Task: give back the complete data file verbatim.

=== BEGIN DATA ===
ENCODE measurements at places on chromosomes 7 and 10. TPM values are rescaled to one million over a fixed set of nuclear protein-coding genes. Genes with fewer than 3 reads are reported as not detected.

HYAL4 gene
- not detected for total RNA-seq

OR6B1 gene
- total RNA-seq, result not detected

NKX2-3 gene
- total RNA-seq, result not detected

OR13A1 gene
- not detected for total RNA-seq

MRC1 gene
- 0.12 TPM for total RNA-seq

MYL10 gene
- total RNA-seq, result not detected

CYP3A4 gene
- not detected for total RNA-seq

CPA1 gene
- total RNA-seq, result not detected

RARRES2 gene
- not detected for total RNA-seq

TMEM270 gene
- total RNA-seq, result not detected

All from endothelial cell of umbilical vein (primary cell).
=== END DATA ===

ENCODE measurements at places on chromosomes 7 and 10. TPM values are rescaled to one million over a fixed set of nuclear protein-coding genes. Genes with fewer than 3 reads are reported as not detected.

HYAL4 gene
- not detected for total RNA-seq

OR6B1 gene
- total RNA-seq, result not detected

NKX2-3 gene
- total RNA-seq, result not detected

OR13A1 gene
- not detected for total RNA-seq

MRC1 gene
- 0.12 TPM for total RNA-seq

MYL10 gene
- total RNA-seq, result not detected

CYP3A4 gene
- not detected for total RNA-seq

CPA1 gene
- total RNA-seq, result not detected

RARRES2 gene
- not detected for total RNA-seq

TMEM270 gene
- total RNA-seq, result not detected

All from endothelial cell of umbilical vein (primary cell).